The Queen herself was hosted on three occasions: in 1972, 1989 and 2006. As part of Singapore’s diplomatic charm offensive, it named a cultivated orchid hybrid after her – bred from orchids originating from Singapore and Papua New Guinea.
“Broadly, views of Queen Elizabeth II and the British Royal Family are positive in Singapore,” Chong said.
“Some of this is unsurprising given that our departure from British colonial rule was a negotiated one, which contrasted with states that saw widespread repression and more violent ends to colonial rule.”
But there were darker sides to British rule in Singapore, too. Experts point out the colonial administration suppressed the local identity and made English the official language. They also say modern Singapore’s infamous tough stance towards hard drugs was a result of colonial Britain’s lucrative opium trade.
“The official narrative deliberately romanticizes (colonialism) for political reasons while suppressing other perspectives,” said exiled journalist and historian Thum Ping Tjin, also a visiting fellow at Oxford’s Hertford College. Like other critics, Thum has questioned the admiration Singapore’s leaders have sometimes expressed for their colonial founders and the erasure of anti-colonial activism.
“Singapore continues to be governed using the same values, institutions and assumptions that underpinned British colonialism so the government cannot reject or repudiate colonialism without also criticizing its own values, institutions and methods of governance,” Thum said.
The empire’s complex legacy was evident in various controversial colonial era laws that remained in effect in Singapore even following independence. The Criminal Law (Temporary Provisions) Act allowed for detaining people without trial and Section 377A criminalized homosexuality until it was recently announced that it would be repealed following decades of opposition.
“In many respects, independent Singapore is an inheritor of British colonial rules which we have adapted – we see this in everything from government housing schemes, policies and specific laws,” said Chong the political scientist.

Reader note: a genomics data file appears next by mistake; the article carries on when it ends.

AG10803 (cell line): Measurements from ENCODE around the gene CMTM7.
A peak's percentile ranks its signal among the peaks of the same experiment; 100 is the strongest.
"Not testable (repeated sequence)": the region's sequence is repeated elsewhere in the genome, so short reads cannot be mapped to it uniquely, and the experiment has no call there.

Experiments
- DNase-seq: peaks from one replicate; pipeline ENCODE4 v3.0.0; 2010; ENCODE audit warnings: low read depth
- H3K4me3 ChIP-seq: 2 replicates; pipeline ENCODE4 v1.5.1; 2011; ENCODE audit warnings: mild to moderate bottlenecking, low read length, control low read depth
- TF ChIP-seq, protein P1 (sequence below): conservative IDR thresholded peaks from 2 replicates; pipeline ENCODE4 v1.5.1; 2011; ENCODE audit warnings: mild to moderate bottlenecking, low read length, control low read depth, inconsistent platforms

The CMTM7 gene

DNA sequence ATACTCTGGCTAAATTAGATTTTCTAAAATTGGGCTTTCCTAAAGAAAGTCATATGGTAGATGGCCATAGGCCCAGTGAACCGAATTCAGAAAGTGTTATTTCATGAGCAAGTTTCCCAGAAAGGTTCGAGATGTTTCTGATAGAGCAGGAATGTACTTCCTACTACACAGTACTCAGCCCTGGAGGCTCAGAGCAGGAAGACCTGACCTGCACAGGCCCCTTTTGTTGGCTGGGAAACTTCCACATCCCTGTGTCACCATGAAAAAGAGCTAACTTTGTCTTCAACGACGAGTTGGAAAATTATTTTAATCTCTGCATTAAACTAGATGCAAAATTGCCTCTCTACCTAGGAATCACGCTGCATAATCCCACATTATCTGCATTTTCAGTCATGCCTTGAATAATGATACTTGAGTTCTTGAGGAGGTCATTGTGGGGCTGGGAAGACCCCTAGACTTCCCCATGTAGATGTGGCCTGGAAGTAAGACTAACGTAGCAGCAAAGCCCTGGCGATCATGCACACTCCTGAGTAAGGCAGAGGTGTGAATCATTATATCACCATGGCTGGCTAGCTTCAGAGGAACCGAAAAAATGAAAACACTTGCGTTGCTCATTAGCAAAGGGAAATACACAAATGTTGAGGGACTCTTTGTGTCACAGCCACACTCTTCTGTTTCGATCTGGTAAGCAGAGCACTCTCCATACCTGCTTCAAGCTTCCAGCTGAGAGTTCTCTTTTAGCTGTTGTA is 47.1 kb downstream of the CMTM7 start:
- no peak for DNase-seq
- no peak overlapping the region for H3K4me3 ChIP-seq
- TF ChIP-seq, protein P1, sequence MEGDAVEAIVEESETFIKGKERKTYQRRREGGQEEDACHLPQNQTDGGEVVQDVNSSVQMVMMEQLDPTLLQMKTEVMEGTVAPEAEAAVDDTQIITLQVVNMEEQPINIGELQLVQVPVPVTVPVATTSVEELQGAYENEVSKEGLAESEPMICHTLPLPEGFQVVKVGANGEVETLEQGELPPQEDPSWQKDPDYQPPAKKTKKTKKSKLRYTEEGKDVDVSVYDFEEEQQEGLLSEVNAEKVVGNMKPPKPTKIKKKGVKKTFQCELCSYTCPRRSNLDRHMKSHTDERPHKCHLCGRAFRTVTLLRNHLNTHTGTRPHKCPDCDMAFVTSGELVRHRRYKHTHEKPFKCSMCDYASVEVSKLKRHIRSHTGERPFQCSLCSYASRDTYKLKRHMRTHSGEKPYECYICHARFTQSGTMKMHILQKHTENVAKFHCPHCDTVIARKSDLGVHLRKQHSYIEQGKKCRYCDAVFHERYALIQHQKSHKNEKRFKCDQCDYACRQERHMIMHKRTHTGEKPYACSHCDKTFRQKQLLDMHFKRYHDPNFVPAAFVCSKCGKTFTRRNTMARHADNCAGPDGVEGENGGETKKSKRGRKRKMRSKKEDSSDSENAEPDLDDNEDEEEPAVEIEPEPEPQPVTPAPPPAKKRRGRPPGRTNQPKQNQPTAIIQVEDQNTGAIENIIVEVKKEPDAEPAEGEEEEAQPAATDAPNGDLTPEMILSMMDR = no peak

“Our politicians often point to the colonial system of laws and courts as benefiting our prosperity and stability. So colonial rule is generally seen as benign and a foundation of Singapore’s wealth. Hence the celebratory air surrounding (events such as) the bicentennial celebrations back in 2019.”
Following his mother’s death, Charles ascended the throne to become the new King – making him the head of state for 14 countries (in addition to the UK).
But several of those countries – which include Antigua and Barbuda, Jamaica and Belize – are openly considering severing their links with the British monarchy, and some have suggested the Queen’s death could be a catalyst for this move.
In November, Barbados – Britain’s oldest colony – removed the Queen as its head of state and declared itself a republic.
But in Singapore, a republic that appoints a president – currently Halimah Yacob – as its own ceremonial head of state, Charles seems relatively popular.
When he was still prince, Charles was a familiar public figure to many Singaporeans. In 2017, he received the same Singaporean honor as the Queen and other dignitaries of having an orchid – the national flower – named after him and his wife Camilla, now the Queen Consort.
“A gift fit for a (future) king and perhaps one well earned after a grueling and packed program,” wrote state media outlets.
Experts now expect growing interest and curiosity from Singaporeans surrounding England’s new monarch.
Memes of Charles among younger Singaporeans have already sprung up on popular local discussion boards, suggesting the Royal Family’s legacy, for the moment at least, remains intact.